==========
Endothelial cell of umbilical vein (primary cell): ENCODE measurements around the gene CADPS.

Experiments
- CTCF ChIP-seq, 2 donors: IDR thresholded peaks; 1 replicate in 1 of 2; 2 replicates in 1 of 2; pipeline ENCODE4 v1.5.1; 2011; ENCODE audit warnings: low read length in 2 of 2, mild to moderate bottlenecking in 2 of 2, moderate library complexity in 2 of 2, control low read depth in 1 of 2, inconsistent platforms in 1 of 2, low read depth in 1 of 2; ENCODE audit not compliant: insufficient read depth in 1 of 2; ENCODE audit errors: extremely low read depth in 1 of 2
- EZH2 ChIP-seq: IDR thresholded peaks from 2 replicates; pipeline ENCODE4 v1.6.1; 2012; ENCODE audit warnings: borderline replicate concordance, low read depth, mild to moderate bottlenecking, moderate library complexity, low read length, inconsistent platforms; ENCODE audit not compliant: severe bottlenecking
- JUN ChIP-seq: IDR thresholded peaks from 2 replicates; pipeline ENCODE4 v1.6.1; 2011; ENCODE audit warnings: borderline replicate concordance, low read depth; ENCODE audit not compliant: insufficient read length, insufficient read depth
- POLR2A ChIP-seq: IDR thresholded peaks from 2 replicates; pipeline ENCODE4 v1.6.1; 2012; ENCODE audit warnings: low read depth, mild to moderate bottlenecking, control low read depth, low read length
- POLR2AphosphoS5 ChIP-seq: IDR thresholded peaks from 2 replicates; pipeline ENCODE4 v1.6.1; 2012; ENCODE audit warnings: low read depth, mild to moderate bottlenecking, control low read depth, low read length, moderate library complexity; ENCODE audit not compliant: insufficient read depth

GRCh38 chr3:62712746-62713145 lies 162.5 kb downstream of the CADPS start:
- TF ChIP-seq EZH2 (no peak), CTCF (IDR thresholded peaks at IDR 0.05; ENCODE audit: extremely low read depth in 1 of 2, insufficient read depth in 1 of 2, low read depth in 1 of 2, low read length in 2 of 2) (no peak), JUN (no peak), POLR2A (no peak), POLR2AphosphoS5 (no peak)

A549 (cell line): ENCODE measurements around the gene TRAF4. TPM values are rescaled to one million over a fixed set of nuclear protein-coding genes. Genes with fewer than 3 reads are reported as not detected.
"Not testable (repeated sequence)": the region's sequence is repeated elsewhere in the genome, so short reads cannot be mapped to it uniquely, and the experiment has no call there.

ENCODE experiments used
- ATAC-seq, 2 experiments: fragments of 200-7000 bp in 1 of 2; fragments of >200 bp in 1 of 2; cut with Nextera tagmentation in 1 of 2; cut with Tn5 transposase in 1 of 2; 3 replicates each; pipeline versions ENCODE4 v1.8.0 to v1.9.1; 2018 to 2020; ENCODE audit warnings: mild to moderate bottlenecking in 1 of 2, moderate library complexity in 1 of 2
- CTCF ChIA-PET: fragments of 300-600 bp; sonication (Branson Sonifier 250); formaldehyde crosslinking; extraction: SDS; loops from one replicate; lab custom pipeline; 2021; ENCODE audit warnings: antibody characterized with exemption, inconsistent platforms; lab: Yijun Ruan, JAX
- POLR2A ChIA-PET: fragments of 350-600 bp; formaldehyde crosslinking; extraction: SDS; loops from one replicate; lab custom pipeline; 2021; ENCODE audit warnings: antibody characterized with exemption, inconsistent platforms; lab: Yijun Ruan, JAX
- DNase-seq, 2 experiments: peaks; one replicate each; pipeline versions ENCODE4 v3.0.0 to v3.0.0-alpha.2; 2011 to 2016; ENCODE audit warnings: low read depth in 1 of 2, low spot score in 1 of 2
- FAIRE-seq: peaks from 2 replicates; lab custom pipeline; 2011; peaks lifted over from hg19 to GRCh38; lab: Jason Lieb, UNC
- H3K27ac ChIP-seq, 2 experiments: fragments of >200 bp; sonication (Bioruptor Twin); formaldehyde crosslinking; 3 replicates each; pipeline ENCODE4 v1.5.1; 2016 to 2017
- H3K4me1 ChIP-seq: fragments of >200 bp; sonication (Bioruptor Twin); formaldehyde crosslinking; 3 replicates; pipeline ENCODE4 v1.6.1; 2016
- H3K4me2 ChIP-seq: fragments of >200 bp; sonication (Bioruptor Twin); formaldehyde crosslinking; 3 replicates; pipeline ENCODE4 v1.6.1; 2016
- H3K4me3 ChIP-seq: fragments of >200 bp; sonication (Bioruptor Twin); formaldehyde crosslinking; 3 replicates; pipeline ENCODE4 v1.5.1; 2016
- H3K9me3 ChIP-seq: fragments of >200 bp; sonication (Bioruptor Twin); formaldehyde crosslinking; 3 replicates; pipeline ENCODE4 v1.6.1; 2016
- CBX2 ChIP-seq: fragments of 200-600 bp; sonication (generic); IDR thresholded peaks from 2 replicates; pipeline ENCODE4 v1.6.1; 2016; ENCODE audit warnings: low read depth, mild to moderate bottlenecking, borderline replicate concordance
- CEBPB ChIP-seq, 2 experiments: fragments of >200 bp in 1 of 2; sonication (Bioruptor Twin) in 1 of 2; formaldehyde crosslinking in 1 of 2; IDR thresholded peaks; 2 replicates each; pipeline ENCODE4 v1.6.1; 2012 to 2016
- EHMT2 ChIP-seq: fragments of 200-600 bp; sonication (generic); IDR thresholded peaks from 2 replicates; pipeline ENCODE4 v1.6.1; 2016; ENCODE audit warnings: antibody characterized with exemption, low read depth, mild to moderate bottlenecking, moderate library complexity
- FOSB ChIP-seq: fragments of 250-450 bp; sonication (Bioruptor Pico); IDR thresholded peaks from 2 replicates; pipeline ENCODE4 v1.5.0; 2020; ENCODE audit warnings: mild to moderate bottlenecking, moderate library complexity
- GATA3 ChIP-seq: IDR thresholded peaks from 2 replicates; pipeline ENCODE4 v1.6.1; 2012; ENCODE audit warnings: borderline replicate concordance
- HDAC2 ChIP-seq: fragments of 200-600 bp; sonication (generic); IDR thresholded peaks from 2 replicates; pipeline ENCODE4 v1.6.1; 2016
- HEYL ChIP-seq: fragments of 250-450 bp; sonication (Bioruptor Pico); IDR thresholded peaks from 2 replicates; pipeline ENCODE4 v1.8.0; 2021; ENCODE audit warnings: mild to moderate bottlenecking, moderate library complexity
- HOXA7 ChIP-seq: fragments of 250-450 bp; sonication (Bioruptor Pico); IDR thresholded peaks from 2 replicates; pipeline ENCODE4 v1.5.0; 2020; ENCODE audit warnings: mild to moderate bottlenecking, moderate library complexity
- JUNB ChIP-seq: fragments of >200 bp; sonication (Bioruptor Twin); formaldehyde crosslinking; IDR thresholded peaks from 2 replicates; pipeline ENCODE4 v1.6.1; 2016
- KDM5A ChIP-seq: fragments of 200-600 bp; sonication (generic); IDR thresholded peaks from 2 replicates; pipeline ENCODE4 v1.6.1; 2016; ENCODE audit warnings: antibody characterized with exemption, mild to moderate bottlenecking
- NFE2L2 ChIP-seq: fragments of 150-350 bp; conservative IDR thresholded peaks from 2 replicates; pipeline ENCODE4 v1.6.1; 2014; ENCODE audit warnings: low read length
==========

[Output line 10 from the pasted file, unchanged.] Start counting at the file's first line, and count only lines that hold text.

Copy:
A549 (cell line): ENCODE measurements around the gene TRAF4. TPM values are rescaled to one million over a fixed set of nuclear protein-coding genes. Genes with fewer than 3 reads are reported as not detected.